Poor American Airlines. They earned $6 billion last year. When COVID hit, the airline had the nerve to ask for a $6 billion bailout.
And they got it.
Of course, American Airlines could’ve adjusted to the new reality. But why innovate if Uncle Sam will bail you out?
Then there’s Singapore Airlines. When the virus hit, they created ‘no-destination’ flights. Passengers board a (disinfected) plane, fly over the city while dining on gourmet sushi, and return to the same airport. Some airlines went a step further, transforming their planes into a Hawaiian resort, or a Parisian cafe.
Sure, the airline industry took a hit. But those who pivoted, survived. Their clever ideas covered the loss in revenue, and saved jobs.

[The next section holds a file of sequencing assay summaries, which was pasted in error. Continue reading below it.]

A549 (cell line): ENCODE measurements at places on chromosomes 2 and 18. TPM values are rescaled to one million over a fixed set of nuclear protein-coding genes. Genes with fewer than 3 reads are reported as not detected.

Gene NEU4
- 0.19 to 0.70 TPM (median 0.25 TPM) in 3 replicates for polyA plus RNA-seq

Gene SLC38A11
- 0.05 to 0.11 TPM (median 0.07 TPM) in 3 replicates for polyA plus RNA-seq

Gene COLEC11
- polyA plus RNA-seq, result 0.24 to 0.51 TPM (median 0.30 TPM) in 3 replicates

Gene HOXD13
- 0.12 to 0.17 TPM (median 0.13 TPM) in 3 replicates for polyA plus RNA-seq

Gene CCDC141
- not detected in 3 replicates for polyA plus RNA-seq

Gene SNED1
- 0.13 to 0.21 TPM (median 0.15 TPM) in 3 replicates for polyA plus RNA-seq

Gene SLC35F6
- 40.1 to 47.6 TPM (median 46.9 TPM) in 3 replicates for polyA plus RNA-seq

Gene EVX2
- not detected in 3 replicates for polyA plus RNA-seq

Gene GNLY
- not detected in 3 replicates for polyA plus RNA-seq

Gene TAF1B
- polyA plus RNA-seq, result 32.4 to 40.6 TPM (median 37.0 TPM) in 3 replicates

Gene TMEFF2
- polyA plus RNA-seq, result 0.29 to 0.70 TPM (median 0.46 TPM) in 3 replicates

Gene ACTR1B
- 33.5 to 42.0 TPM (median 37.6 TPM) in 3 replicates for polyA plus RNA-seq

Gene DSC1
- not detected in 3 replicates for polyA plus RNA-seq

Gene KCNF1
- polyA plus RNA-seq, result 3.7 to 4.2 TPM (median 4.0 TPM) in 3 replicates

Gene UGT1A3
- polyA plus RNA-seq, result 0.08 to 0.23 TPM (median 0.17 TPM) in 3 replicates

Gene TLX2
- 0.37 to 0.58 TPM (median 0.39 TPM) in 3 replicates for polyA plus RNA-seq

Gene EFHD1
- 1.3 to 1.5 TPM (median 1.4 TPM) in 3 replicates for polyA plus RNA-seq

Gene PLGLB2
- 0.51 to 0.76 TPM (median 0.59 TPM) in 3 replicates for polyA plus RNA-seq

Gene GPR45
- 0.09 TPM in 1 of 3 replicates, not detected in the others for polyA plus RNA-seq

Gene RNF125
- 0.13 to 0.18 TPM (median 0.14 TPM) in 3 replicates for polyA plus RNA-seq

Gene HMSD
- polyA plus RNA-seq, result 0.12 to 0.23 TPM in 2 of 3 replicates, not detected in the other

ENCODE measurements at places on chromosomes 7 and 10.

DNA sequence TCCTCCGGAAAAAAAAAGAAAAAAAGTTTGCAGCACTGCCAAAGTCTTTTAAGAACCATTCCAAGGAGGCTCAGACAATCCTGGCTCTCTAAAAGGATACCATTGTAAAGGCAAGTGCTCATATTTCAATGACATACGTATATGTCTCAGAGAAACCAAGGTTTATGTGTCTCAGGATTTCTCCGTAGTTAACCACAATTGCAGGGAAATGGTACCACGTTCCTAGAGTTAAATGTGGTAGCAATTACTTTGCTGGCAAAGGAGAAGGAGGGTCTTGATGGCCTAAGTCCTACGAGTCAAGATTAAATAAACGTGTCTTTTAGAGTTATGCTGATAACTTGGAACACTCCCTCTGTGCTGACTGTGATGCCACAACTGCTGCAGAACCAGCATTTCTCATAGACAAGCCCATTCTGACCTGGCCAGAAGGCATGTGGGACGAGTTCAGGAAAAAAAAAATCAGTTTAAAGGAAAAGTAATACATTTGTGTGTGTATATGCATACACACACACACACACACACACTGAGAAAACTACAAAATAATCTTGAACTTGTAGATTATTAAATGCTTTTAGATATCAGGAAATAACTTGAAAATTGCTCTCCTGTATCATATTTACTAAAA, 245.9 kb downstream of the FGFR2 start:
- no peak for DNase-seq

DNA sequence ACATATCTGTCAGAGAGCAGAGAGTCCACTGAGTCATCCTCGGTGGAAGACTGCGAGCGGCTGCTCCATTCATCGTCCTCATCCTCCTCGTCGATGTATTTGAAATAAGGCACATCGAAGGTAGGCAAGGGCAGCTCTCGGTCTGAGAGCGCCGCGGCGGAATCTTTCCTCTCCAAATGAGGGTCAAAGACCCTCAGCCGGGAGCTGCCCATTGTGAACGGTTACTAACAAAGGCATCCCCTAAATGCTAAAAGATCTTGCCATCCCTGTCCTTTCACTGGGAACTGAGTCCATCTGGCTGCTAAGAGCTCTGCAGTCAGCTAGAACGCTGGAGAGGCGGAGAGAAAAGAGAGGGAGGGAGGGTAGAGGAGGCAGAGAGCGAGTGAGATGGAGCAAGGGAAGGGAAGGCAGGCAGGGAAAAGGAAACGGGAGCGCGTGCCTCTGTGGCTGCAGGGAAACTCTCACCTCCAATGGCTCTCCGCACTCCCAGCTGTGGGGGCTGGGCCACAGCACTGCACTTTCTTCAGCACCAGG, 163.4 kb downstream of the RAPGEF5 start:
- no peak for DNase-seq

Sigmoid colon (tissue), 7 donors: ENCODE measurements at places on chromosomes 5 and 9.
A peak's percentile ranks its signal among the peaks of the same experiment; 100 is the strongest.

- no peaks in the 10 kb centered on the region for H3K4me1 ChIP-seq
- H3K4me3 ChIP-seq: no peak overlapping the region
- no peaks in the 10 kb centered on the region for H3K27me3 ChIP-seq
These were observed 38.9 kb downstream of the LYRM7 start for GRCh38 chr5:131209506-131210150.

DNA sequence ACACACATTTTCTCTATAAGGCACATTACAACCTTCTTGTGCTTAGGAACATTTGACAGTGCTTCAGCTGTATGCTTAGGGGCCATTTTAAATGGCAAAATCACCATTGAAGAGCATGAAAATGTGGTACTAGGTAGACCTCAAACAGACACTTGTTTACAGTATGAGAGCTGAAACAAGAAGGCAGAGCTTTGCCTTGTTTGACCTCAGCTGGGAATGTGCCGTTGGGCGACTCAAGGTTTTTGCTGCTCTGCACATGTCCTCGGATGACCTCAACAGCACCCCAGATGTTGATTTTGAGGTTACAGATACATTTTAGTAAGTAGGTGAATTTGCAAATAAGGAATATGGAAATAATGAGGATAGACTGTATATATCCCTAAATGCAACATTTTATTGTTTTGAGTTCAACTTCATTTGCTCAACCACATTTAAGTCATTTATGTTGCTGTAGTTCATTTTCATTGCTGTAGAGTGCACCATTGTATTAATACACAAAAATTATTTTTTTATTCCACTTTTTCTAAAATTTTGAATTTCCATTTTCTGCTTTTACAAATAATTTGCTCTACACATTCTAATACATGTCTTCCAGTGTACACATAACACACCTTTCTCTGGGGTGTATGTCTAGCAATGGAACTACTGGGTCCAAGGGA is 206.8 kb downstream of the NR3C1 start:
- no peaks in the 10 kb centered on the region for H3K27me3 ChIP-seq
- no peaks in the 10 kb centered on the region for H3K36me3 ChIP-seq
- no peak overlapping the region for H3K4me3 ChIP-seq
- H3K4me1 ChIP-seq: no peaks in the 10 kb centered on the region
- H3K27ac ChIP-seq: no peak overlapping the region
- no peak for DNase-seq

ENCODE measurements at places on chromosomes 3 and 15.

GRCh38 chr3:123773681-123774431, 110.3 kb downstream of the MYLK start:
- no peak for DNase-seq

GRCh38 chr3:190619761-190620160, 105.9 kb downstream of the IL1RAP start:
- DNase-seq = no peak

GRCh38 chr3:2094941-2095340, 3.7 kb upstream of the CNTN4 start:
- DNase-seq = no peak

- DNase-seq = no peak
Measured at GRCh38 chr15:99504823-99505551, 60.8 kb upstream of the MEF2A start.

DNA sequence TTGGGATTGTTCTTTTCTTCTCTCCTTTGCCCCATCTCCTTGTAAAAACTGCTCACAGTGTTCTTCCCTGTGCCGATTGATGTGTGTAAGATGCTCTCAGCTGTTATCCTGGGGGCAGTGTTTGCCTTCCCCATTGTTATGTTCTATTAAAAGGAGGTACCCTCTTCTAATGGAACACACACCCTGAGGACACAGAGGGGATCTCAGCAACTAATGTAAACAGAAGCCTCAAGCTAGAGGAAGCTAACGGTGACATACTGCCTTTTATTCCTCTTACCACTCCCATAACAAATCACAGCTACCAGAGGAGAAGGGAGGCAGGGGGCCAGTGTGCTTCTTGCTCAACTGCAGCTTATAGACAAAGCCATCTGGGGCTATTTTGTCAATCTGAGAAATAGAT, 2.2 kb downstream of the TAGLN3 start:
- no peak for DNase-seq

Meanwhile, nothing’s changed at American Airlines. Flush with cash, but thin on ethics, they still pack people into their winged busses. Next month, American Airlines plans to fire 19,000 workers and cancel 700 flights.
And they’ve asked the government for more money.
Here’s My Take. Halley’s Comet last appeared in 1986. It only comes by every 75 years. So I wanted to commemorate the event. But living in Seattle, the skies would probably be gray.
Nobody would see Halley’s comet. Unless…
I proposed an idea to Alaska Airlines called ‘To Halley And Back’. What if they could fly people, above the clouds, to truly experience Halley’s Comet? Alaska loved it and provided a plane and crew for a 90-minute tour of the comet. An astronomy professor narrated the experience and we provided free binoculars to each passenger.
We charged $150 per person, enough to cover Alaska’s costs. Together, we seized the moment and created something special.
And it cost nothing.